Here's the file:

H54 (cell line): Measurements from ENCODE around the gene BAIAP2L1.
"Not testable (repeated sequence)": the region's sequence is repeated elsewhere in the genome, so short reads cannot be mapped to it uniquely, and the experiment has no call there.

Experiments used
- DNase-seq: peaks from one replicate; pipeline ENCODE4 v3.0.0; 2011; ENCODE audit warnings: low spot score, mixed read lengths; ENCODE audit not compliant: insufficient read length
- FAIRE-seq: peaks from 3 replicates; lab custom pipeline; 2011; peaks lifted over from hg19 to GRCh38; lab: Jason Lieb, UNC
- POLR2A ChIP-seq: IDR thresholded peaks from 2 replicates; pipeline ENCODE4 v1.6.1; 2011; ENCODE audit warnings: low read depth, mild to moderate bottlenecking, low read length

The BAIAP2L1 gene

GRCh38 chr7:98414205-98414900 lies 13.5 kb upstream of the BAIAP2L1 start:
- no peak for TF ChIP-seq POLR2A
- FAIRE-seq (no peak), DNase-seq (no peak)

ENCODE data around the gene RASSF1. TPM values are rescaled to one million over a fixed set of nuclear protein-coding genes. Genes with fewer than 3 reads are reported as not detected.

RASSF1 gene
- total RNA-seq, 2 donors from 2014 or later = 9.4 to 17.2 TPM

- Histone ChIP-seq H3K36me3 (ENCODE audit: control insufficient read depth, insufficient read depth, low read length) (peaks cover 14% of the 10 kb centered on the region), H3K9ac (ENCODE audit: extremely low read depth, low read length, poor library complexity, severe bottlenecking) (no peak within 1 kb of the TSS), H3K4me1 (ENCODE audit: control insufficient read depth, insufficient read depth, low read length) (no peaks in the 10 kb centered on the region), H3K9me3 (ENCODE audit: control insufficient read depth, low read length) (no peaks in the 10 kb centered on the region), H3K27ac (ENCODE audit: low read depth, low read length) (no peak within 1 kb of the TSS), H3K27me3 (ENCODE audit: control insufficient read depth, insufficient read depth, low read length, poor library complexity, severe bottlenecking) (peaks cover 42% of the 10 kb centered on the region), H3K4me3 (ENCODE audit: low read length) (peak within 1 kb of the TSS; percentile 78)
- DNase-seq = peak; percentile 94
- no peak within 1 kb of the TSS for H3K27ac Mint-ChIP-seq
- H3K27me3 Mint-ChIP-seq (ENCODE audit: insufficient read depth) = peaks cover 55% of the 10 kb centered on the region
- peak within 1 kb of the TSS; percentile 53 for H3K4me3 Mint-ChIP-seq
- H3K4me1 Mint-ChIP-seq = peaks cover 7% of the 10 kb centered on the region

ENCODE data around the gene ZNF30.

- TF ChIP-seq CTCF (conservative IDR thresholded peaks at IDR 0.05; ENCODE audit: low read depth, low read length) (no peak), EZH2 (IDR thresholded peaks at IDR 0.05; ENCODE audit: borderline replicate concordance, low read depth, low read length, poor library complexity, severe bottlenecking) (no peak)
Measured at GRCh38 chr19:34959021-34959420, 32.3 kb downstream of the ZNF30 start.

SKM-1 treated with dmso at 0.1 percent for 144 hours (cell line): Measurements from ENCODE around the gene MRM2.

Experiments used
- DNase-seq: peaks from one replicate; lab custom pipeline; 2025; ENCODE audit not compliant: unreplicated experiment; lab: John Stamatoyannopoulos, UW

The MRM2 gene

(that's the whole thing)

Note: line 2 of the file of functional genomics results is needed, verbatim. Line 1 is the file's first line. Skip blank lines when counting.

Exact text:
"Not testable (repeated sequence)": the region's sequence is repeated elsewhere in the genome, so short reads cannot be mapped to it uniquely, and the experiment has no call there.